though not a planning argument, is an example of selective inclusion of premises that really are parts of successor issue arguments. Here, the Warrant is the premise making the connection between D and C; the backing B is the arguer’s preventive move in anticipation of a challenge to that premise. But any premise can usually be challenged on several kinds of grounds, not only one. So either the backing should properly include all those grounds (which of course would make the argument unwieldy and complicated), or the inclusion of one such ground to bolster the warrant is a selective complication of the main argument with one partial argument for the successor issue: Is the warrant W true? (or plausible?– the preferred term for argument evaluation). For that matter, isn’t it possible to also challenge the Data (D)? So could the argument not contain another claim supporting the veracity or validity of the data claim? The upshot of this is that for a useful representation of the arguments in a map, or a tool for evaluation, the argument itself should be reduced to its basic structure. For the planning argument, a resulting ‘map’ would look like this:
Issue / argument map, generic
The Overall Argument Completeness Rule
The generic map above shows only three arguments, which may be all that have actually been entered in a discussion. In argumentation textbooks, the emphasis is usually on the analysis of individual arguments — just as in formal logic, or even scientific method, the truth or falsity of a claim is taken to be adequately established by means of one single valid argument with true premises. It is curious that the familiarity of the ‘careful weighing of pros and cons’ often heard in official speeches is not reflected in the academic analysis of the arguments that constitute such pros and cons, specifically in the examination of the question of how such weighing might actually be done. The practice of argumentation in the political arena looks even less reassuring: political advertising tends to focus only on a few ‘key’ issues and arguments, and the relentless repetition of those points in TV and radio spots.
A modest amount of reflection should show that for some thorough deliberative effort of evaluation of the merit of pro and con arguments to reach a meaningful decision, all pro and con arguments should be included in the evaluation. That is, all potential effects of a proposed plan should be looked at and evaluated. The rationale for greater citizen participation in public planning and policy-making is in part the fact that the information of all such effects is distributed in the citizenry — the people who are affected have that knowledge, so they must be called upon to bring it into the discussion. Reliance on experts (who are usually not or very differently affected by government plans) cannot guarantee that all such pertinent knowledge is brought to bear on the decision. The only area where a thorough examination of all aspects is attempted is the practice of ‘benefit / cost analysis’ applied to big government or business planning. But this technique is invariably carried out by experts, public participation is mostly prohibited by the specialized terminology and technique.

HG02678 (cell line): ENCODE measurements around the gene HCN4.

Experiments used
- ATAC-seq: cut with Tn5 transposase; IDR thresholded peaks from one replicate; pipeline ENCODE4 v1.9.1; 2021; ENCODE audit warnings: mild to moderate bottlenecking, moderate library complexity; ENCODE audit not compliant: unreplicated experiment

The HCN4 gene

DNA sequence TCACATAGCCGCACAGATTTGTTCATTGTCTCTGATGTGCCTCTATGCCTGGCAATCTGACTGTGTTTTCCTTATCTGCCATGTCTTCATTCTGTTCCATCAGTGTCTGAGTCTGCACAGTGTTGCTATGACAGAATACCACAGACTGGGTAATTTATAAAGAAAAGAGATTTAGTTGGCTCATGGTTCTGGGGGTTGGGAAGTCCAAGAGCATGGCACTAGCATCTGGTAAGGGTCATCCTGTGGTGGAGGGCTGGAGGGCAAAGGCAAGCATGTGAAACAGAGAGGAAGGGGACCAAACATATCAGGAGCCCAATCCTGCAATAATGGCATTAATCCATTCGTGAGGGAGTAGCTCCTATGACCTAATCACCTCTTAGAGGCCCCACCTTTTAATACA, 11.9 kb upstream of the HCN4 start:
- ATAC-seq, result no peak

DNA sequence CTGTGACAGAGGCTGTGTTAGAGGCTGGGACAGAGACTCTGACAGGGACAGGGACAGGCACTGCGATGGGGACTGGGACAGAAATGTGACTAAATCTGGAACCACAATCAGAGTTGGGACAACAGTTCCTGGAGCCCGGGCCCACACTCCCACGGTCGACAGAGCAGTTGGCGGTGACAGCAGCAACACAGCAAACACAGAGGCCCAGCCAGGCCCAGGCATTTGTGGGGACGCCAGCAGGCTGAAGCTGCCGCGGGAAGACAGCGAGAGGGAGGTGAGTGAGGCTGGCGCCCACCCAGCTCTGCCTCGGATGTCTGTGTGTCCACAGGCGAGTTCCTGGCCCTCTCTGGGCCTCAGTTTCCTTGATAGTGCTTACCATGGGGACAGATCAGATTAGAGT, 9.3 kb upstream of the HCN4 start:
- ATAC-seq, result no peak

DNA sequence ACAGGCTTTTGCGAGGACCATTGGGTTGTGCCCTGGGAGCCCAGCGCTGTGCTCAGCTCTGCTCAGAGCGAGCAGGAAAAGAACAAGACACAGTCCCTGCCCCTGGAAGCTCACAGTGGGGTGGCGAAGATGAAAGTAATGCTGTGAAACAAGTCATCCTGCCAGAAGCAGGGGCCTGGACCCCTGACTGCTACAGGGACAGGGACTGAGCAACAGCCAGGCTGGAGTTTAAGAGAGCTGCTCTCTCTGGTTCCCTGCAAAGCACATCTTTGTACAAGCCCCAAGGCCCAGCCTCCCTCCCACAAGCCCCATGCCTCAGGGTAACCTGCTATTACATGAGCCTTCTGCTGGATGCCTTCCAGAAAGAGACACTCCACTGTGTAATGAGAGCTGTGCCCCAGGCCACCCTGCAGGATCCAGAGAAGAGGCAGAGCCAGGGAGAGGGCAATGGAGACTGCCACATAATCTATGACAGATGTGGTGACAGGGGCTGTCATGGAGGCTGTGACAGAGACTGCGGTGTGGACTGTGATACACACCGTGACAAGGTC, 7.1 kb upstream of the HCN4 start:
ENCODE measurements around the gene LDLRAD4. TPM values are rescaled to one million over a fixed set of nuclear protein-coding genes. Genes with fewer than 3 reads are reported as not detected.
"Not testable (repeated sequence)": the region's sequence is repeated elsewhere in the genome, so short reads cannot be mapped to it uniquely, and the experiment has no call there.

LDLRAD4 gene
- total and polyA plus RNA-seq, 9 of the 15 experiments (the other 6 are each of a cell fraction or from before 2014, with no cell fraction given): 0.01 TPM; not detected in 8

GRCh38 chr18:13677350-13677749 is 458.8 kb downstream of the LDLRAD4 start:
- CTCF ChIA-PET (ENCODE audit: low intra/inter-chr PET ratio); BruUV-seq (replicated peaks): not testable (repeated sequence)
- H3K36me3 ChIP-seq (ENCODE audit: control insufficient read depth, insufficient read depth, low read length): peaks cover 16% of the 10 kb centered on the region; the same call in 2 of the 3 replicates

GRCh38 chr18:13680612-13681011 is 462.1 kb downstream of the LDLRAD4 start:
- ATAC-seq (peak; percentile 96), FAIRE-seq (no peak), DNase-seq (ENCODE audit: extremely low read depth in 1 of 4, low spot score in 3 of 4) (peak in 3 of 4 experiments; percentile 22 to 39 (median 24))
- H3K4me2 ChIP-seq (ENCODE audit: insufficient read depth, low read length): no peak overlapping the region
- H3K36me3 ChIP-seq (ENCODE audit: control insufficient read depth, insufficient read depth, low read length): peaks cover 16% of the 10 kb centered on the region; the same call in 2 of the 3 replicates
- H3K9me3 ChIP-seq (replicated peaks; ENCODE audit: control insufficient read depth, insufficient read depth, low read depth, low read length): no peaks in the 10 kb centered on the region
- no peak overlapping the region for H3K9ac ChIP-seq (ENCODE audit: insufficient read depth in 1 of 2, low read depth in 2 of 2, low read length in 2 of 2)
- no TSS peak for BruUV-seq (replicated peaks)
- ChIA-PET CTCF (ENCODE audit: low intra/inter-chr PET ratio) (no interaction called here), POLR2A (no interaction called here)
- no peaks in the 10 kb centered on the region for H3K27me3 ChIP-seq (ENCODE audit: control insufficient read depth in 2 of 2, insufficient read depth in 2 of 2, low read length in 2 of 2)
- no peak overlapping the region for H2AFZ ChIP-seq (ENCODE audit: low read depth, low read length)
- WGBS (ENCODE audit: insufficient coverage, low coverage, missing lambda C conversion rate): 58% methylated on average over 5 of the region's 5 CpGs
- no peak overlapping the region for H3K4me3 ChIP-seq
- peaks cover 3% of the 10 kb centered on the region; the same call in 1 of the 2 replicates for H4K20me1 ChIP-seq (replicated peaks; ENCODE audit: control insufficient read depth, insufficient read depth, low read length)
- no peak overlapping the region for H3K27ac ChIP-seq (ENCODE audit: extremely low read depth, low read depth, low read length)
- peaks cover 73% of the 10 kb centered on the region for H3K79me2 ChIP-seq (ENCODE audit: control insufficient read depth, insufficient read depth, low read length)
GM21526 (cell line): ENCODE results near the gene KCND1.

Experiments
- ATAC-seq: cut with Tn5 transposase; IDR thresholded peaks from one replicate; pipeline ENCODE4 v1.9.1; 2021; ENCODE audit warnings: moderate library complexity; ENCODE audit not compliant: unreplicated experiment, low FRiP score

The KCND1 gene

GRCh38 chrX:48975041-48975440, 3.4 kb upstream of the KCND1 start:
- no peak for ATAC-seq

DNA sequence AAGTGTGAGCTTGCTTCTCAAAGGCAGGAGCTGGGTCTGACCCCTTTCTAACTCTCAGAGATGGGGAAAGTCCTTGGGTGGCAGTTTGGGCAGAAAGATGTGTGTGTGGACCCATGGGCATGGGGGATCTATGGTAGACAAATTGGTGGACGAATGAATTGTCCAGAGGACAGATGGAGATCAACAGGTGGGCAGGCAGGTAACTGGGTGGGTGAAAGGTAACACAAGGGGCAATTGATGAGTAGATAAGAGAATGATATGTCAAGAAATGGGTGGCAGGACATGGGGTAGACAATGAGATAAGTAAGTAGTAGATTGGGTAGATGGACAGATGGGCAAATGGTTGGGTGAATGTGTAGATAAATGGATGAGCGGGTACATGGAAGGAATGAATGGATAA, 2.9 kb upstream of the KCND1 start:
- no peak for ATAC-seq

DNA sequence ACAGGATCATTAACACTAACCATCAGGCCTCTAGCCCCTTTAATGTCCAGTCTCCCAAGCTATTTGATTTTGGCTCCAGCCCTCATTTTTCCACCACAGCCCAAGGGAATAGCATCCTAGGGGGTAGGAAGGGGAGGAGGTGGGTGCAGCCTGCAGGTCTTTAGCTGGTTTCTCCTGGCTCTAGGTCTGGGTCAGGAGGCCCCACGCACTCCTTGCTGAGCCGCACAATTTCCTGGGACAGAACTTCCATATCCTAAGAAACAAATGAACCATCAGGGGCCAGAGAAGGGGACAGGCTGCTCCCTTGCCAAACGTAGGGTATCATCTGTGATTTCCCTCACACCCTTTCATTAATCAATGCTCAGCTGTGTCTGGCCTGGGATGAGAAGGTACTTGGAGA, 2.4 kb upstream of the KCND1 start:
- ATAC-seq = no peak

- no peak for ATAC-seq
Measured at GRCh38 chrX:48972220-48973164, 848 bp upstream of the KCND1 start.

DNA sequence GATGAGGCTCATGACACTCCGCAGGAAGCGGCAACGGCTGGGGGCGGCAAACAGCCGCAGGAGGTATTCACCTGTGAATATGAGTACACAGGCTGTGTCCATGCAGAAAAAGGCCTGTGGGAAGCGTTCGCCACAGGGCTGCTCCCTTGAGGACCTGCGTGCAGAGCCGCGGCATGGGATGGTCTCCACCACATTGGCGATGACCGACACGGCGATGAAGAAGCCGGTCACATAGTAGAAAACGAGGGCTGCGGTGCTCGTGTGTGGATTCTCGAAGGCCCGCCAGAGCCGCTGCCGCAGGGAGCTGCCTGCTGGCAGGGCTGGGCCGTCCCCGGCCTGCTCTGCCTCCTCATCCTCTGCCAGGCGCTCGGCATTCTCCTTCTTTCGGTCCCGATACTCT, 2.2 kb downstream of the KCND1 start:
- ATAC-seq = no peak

The implication of this issue is that the discourse about public plans must be carefully orchestrated to ensure that all ‘pros and cons’ are actually raised and identified so that they can be included in the evaluation. On the one hand, people must be encouraged to contribute that information; on the other hand, the ‘overview’ representation of the set of aspects should not be obscured by repetition and rhetorical embroidery. Both requirements are difficult to satisfy.Some participants may not wish to reveal advantages a plan would bestow upon them — that other might consider unfair; or identify disadvantages to other parties (that these are not aware of) if this would require remedies reducing their own benefits. This has led me to suspect that the discourse must be considered systemically incomplete (and therefore, evaluation results should not be used directly as decision criteria). Nevertheless, the aim must be for all pros and cons to be brought out to be considered.
For the map representation of a discussion, this raises the question whether maps should ‘suggest’ issues that might be important to examine — even if they haven’t been raised by actual human participants but by some enhanced search engine, for example. Maps might show ‘potential issues’ in shades of grey as compared to highlighted issues that have actually been raised. The systematic generation of issues, even the construction of potential arguments by artificial intelligence programs based on information stored in data banks are both within reach of technological feasibility, and should be discussed carefully. This is a topic for a different investigation, however.
Besides other criticisms of the methodology — for example, the difficulty of assigning monetary costs or benefits to ‘intangible’ aspects — a key problem inherent in cost-benefit is that the effects of a plan must be declared as costs or benefits (by the experts) as perceived by some entity (e.g. the government funding the analysis) — an entity that is just one party, one side in the controversy. This is the subject of the next point:
The Pro / Con Identification Rule
In cost-benefit studies as well as in most if not all argument mapping programs, aspects and arguments are identified as ‘pro’ or ‘con’ (‘costs’ and ‘benefits’) — a practice that on the surface seems crucial for anyone trying to carefully review all the pros and cons in order to reach a deliberated decision. And in discussions, arguments are certainly entered by participants as supporting or opposing a proposed plan. So it seems eminently plausible that the maps should reflect this.